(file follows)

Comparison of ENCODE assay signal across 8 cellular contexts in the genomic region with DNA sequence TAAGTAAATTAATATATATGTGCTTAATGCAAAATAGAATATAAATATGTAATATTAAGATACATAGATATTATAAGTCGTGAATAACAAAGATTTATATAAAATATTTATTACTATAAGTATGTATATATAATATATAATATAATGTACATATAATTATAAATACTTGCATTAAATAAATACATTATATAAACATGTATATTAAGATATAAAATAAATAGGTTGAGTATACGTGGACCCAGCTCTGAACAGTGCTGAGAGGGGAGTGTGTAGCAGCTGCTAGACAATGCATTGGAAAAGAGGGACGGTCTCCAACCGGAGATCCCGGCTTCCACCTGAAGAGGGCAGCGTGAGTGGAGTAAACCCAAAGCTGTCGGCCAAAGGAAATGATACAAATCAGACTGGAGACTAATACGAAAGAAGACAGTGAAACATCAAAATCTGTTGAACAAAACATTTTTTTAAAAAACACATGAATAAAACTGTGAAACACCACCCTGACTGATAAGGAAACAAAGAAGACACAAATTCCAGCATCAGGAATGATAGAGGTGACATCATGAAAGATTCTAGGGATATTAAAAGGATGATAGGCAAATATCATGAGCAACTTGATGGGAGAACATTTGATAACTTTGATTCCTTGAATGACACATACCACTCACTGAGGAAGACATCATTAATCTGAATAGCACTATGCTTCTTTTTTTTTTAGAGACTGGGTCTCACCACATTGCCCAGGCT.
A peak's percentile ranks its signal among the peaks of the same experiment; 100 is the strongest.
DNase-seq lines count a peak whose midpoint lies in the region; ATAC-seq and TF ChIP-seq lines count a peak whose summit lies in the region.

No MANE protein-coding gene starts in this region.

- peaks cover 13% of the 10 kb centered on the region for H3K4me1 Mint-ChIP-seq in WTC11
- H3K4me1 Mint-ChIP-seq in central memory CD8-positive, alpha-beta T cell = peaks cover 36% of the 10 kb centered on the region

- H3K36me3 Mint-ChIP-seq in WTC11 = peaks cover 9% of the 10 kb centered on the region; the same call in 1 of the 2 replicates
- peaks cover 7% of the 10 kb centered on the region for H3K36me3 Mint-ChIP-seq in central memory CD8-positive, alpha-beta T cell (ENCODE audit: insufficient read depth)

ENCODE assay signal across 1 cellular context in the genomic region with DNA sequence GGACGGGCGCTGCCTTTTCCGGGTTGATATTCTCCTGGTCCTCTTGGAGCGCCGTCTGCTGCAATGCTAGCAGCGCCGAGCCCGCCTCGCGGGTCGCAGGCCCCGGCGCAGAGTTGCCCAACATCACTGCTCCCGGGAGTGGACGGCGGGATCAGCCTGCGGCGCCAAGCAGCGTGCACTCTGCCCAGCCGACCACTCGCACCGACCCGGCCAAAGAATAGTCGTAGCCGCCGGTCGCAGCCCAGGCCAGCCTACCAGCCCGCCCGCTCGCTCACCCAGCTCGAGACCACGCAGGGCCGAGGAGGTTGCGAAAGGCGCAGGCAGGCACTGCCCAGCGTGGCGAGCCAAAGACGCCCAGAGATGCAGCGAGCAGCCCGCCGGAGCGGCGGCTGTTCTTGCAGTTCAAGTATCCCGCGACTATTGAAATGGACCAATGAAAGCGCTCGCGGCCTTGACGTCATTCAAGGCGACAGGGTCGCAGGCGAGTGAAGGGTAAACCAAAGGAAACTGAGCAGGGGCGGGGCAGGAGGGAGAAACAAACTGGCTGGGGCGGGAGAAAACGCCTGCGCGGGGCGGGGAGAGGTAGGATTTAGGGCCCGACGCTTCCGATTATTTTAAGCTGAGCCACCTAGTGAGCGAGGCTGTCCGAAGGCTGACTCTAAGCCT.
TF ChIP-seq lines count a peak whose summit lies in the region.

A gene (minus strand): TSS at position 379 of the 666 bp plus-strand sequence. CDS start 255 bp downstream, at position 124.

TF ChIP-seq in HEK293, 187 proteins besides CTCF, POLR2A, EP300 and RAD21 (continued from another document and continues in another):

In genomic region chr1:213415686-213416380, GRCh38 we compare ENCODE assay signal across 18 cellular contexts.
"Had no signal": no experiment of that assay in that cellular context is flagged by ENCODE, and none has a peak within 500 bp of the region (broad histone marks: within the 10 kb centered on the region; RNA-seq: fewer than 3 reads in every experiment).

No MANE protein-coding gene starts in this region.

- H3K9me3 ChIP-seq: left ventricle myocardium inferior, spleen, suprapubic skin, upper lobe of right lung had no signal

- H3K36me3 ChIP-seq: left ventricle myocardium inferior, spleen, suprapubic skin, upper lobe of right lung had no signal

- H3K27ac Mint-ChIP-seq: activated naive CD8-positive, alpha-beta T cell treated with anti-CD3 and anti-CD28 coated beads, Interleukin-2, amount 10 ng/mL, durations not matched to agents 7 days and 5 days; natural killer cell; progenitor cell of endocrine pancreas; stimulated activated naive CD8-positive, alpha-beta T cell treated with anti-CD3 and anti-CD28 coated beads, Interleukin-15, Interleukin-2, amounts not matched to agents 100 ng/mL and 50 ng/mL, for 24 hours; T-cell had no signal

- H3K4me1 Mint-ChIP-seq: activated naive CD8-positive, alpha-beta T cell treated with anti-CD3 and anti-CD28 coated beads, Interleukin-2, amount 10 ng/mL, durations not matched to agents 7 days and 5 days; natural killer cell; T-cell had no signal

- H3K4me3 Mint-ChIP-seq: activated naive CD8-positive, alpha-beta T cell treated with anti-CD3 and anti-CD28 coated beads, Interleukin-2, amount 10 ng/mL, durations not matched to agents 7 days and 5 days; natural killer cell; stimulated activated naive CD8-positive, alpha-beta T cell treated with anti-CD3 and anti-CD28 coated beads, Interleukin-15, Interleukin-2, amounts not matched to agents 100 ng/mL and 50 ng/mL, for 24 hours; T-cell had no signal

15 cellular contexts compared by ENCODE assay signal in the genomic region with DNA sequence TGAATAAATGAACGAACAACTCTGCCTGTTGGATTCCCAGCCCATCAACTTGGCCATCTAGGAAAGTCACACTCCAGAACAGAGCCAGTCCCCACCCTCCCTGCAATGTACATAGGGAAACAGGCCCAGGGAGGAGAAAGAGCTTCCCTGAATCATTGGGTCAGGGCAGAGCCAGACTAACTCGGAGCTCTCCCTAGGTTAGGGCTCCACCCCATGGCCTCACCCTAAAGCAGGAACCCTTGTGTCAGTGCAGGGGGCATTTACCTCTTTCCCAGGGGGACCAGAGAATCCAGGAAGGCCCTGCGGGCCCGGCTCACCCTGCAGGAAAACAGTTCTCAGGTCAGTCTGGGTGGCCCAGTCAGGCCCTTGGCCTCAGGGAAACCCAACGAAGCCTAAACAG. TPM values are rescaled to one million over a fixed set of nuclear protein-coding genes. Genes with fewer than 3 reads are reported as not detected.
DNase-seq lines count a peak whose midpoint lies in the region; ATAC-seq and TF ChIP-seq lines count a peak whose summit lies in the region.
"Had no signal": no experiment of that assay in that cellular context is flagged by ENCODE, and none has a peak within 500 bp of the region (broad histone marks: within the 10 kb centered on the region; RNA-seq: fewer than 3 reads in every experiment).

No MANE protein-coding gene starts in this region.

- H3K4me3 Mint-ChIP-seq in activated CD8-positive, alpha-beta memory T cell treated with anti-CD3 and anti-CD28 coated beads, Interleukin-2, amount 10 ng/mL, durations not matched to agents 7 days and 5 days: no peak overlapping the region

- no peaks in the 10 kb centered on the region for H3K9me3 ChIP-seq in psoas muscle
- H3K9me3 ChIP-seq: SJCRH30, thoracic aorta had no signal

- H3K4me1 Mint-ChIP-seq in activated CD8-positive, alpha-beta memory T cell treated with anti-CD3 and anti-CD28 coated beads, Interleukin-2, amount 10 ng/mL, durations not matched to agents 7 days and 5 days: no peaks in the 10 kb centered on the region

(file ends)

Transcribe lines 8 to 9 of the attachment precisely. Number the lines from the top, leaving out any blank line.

- peaks cover 7% of the 10 kb centered on the region for H3K36me3 Mint-ChIP-seq in central memory CD8-positive, alpha-beta T cell (ENCODE audit: insufficient read depth)

ENCODE assay signal across 1 cellular context in the genomic region with DNA sequence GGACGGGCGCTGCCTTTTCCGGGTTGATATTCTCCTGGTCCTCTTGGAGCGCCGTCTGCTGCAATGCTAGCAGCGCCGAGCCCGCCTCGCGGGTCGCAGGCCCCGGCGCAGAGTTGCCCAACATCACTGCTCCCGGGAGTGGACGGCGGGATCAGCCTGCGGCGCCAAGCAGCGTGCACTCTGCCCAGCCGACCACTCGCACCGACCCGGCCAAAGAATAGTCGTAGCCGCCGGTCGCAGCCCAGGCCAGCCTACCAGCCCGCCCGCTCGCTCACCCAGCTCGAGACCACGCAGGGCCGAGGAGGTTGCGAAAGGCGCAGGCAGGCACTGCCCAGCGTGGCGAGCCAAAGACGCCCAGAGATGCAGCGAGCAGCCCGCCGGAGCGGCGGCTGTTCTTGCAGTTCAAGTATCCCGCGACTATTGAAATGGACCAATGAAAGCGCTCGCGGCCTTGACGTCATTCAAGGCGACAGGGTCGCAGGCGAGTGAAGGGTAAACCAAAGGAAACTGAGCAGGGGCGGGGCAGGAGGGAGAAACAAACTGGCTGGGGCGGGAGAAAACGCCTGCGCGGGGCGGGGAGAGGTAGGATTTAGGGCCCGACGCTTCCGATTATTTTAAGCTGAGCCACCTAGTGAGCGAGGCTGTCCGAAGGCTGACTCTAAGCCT.